Unfortunately, the science behind hydration is complicated and difficult to explain in a short article. Here is my attempt.
Under most circumstances, humans absorb almost 99% of the water and salts taken in. The small intestine is where most of the water is absorbed. When you think of absorbing water, what you really need to think about is how salt is absorbed. Water flows from the intestine into the body by following an osmotic gradient. (See diagram, page 24.) To set up the gradient, the body must absorb salt.
The body absorbs sodium by numerous complicated mechanisms. (See diagram, page 22.) The following is a very simplified explanation.
On the intestinal cells, there are little channels that absorb sodium. One such channel does so by pairing sodium with glucose so that it can pass into the cells. Another channel pumps sodium into the cells by pairing it with amino acids. Once inside the cells, sodium is pumped into the spaces between the cells by a special pump that requires energy to run. By
pumping sodium into the spaces between the cells, an osmotic gradient is created. There is relatively more salt in the spaces between the cells than there is inside the intestine. That difference is what pulls water from the intestines into the body, like being soaked up by a paper towel.
Chloride is pulled into the body by following the same gradient.
Much of the science behind hydration was discovered while researching diarrheal illnesses.
The second most common cause of childhood death worldwide (behind pneumonia) is dehydration due to diarrhea. The World Health Organization (WHO) has made available a recipe for Oral Rehydration Salts (ORS) based on the science of hydration. The recipe given to manufacturers has 2.6 grams sodium chloride, 13.5 grams glucose, 1.5 grams potassium chloride, and 2.9 grams trisodium citrate per liter of water.
The WHO also offers a simplified recipe for home use: “In case ORS packets are not available, caregivers at home may use homemade solutions consisting of half a teaspoon of salt and six level teaspoons of sugar dissolved in one litre of safe water.”
Now that you know about the sodiumglucose channel, the addition of sugar to the solution probably makes more sense. Many popular sports drinks are effective and work on the same principle. Rather than carrying sports drinks with me, I prefer to carry premade packets of ORS and water purification tablets. Under most circumstances that I face, I do not need to use ORS. Drinking plain water is just fine. The ORS are used to make the absorption of water more efficient under extreme circumstances.
It’s always possible to be dehydrated and unaware of the problem. The most obvious sign that you are dehydrated is if you are thirsty. I tell people to drink before they get thirsty, because thirst is triggered only after a 2% loss of body fluid. You are already behind if you are thirsty.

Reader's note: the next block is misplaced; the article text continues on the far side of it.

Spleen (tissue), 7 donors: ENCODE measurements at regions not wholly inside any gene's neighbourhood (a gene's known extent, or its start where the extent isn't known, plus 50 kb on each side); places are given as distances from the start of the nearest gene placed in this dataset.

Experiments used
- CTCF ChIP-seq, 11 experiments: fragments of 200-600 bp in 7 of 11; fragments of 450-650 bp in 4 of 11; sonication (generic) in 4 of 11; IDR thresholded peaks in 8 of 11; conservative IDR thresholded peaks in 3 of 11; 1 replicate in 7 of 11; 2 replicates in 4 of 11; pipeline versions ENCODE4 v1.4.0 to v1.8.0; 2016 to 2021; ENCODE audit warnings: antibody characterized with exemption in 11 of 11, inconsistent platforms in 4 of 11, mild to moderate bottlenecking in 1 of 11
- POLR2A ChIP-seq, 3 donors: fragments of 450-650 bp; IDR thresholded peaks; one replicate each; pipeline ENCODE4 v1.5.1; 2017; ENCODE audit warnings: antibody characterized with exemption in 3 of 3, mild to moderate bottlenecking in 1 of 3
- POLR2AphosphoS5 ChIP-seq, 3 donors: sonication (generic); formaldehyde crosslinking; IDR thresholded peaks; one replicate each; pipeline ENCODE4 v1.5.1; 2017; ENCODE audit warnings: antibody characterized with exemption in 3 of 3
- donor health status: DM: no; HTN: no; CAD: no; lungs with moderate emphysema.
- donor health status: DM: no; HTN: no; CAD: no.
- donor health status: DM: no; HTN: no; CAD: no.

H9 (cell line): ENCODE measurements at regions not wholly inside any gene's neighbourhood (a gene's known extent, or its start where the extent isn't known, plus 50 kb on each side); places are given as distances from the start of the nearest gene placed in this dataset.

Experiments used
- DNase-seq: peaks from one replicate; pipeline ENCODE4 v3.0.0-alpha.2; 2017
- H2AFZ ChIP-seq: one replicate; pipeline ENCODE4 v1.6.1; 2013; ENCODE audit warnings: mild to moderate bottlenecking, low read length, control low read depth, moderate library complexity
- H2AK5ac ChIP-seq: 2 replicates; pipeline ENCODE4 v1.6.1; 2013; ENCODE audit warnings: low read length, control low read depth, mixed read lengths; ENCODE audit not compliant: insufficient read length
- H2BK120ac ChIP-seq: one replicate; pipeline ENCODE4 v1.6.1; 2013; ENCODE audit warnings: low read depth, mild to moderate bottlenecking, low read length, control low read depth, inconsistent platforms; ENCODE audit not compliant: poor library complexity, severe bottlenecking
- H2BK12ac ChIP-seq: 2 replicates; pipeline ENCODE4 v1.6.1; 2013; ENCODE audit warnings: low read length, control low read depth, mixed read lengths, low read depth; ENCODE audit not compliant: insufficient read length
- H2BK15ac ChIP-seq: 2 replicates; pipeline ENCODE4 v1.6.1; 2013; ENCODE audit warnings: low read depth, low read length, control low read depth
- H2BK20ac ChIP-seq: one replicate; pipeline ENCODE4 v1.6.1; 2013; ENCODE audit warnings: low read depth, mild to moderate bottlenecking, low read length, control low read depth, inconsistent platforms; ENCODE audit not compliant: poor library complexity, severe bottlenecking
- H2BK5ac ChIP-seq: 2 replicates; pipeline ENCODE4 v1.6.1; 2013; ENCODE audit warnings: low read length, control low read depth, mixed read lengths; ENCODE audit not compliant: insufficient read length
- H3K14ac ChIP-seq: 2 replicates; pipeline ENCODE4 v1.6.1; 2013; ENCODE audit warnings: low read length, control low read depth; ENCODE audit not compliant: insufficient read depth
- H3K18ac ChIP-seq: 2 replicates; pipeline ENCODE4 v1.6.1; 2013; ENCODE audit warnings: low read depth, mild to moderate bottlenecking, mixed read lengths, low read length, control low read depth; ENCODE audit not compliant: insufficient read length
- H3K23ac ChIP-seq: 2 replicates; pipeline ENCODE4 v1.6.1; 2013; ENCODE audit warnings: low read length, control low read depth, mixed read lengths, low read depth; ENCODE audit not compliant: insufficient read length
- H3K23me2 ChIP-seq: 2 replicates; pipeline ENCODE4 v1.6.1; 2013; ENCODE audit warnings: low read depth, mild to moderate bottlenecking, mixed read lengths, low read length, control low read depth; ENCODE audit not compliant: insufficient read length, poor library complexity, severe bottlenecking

Other signs of dehydration include increased heart rate and rate of breathing. These increase to keep blood and oxygen flowing to vital areas. Think about it. One way to keep the same amount of water coming out of a hose, even though less water is available, is to turn the pump up. That strategy only works to a point. Eventually the body has to shut down blood flow to organs that are not essential to the task at hand.
A sign of more severe dehydration is when your urine output drops. In fact, the best way to monitor hydration is to monitor urine output. As a rule of thumb, a 150-pound man should make at least one ounce of urine an hour. If you are not urinating at least half a can of Coke every six hours, you are dehydrated and the situation could be serious.
If you stop sweating, you are severely dehydrated. Sweating is not as reliable a sign as urine output, because your perception of how much you sweat varies with climate. It feels like you sweat a lot more in a humid jungle than in a dry desert, even though you sweat the same amount.
Your body is a highly tuned machine designed to handle prolonged exertion. You have multiple systems working to keep you cool and keep blood flowing to vital organs even if you are running a little low on water. You can tolerate some dehydration, but as you fall farther behind, your performance will drop.
To stay at your maximum performance level during exertion, you should hydrate before you exercise. Drink two to three cups of water within two hours of exercise. You should be making plenty of urine. Clear is better, but the color of your urine can be changed by many different factors and is unreliable as a predictor of hydration.
During exercise or other strenuous activity, drink one cup of water every 15 minutes. If you’re going to be exercising for longer than 60 minutes, add salt and sugar to the water. This can be accomplished with either a sports drink or ORS. Most people know the history of Gatorade and the University of Florida football team. Adding sugar and salt to their water helped improve the performance of those athletes during prolonged strenuous exercise.
Consider these guidelines, as unfortunately there is no single rule for every person and situation. You now understand enough of the science to make better decisions about your hydration.
If you want to check how well you are hydrating during activity, simply weigh yourself before and after exercise. If you’re fully hydrated, the weights should be the same. You might be surprised just how much your performance improves if you are properly hydrated.